Published online by Cambridge University Press: 05 September 2012
Historically, lichen fungi have through most of the nineteenth and twentieth centuries been arranged in its own class, Lichenes, based on their symbiotic life form as expressed by their composite thalli. By convenience, the name of the lichen fungus is usually but inaccurately applied to the feature referred to as a lichen, as if that was an organism. Actually, lichens are small ecosystems (Section 1.6), comprising associations with two or more components, an algal producer and a fungal consumer. The components are individual organisms; lichens are not. Consequently, lichens per se cannot be classified into natural systems because they have no phylogeny. Today lichen fungi are classified together with other chitinous fungi and incorporated into a common fungal system.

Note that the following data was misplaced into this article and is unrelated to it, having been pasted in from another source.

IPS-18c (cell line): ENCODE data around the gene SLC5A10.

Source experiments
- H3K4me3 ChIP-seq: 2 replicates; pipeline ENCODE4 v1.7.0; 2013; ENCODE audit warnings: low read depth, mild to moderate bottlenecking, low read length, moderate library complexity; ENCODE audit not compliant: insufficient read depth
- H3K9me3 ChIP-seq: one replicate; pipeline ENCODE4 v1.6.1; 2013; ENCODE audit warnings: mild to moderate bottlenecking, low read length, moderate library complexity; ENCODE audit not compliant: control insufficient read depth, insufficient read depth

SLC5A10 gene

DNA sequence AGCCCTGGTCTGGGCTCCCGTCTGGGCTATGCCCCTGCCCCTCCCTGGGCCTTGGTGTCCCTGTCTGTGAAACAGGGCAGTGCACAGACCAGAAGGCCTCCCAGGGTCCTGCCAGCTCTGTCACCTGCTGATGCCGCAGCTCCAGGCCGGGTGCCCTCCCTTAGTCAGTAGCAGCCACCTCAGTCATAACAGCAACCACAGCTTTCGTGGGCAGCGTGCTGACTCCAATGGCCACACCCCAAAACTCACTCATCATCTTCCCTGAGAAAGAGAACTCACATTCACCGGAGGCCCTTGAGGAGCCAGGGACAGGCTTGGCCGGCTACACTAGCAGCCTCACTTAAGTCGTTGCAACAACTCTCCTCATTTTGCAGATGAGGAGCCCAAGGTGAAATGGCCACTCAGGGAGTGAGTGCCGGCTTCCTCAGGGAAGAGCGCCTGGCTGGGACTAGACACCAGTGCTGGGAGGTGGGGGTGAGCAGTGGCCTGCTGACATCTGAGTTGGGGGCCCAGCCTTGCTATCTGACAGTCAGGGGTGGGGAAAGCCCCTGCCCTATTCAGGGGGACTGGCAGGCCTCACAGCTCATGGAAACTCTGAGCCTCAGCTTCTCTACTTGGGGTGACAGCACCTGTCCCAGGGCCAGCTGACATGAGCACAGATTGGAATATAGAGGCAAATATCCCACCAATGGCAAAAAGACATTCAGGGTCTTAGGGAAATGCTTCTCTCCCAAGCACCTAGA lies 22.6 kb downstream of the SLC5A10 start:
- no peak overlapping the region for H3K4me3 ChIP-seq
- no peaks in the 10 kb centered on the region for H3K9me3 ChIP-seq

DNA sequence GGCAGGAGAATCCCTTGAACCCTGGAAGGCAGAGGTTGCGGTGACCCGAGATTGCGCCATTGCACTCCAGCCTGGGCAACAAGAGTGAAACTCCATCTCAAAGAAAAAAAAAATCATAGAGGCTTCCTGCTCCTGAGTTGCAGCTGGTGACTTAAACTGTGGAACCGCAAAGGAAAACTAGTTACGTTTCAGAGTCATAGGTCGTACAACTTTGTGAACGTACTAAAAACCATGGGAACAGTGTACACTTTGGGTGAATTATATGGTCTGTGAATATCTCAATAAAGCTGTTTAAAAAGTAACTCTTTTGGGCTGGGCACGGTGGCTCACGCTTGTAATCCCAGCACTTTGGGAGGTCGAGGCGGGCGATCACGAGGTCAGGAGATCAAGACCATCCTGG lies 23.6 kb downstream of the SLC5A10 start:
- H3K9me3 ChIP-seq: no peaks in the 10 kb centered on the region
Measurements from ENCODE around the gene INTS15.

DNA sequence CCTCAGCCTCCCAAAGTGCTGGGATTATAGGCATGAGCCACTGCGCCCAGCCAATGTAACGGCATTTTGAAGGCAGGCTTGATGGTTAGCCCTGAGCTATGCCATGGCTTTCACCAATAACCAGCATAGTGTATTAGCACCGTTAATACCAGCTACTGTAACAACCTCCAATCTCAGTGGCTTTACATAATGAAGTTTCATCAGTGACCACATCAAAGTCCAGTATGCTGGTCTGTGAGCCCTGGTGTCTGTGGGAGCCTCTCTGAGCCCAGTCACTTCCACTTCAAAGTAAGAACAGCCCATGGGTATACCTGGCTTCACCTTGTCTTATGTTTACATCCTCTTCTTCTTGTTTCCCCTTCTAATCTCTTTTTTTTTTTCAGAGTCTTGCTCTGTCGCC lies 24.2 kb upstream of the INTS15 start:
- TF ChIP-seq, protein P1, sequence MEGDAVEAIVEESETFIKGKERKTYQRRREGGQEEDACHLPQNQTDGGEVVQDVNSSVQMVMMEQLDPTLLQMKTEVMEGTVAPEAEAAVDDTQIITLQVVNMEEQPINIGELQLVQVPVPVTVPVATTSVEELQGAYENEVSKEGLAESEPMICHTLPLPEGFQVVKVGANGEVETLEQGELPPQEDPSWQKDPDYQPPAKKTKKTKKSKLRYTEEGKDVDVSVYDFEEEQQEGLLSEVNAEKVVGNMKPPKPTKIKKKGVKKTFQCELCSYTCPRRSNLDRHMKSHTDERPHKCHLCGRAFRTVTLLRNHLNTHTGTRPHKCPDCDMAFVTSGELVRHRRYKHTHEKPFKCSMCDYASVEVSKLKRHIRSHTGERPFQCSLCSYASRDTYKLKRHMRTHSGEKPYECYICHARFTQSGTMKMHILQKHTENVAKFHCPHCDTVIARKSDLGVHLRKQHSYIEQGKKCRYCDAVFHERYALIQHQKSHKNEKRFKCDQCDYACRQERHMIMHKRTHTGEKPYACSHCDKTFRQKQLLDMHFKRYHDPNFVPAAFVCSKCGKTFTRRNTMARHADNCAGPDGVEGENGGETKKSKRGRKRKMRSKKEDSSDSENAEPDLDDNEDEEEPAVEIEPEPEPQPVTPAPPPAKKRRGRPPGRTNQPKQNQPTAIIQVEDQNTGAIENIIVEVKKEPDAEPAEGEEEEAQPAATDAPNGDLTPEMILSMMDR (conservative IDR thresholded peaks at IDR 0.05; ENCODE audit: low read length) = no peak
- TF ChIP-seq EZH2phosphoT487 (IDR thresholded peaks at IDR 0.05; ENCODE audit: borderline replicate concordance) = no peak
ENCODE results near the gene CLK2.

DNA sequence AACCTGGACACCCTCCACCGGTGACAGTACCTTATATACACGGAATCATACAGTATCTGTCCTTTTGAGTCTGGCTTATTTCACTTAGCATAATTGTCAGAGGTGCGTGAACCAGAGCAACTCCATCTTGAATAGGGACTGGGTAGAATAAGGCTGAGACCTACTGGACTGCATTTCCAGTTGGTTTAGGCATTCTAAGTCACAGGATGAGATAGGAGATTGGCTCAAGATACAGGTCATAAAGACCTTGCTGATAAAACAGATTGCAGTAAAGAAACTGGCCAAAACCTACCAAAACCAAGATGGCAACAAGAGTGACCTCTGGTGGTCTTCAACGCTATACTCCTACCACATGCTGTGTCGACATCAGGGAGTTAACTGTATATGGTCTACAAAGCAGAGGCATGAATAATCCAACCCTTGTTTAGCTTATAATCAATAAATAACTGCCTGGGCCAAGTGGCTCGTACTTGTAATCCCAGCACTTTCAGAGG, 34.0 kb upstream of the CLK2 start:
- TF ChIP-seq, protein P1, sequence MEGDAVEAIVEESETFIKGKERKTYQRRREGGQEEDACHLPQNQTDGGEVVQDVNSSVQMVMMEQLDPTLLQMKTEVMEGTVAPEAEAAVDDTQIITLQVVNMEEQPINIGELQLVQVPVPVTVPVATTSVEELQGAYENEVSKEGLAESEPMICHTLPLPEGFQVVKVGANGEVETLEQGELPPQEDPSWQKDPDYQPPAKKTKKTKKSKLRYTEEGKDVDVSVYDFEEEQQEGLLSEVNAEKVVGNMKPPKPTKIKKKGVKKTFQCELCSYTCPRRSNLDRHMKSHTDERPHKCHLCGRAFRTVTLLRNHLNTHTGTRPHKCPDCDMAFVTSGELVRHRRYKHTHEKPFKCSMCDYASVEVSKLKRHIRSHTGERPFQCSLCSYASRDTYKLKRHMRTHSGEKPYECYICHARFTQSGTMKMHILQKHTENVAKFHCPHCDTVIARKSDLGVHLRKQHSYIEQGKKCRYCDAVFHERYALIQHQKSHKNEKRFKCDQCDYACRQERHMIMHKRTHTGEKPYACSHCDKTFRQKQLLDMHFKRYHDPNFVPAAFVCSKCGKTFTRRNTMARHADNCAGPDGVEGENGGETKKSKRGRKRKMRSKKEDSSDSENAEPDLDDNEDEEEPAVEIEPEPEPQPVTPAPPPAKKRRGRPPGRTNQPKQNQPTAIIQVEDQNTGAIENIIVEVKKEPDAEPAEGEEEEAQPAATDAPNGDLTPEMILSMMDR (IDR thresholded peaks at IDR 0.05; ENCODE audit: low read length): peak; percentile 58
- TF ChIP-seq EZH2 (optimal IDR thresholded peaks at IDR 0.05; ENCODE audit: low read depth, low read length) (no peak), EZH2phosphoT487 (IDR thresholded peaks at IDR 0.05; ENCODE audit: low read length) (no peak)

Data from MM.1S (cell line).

Systematics – the science of studying the diversity and hierarchy of nature – is not only the oldest natural science, but is also a science where the modern development is progressing at a dramatic pace. Systematics is built up by four major parts: taxonomy (the delimitation and description of taxa), nomenclature (the formal naming of taxa), phylogeny (the natural relationships among taxa), and classification (the organization of taxa into a hierarchical system). In the present treatment, we focus on the phylogeny and classification of lichen fungi. Taxonomic methods and nomenclatural rules and principles are beyond the scope of the present book.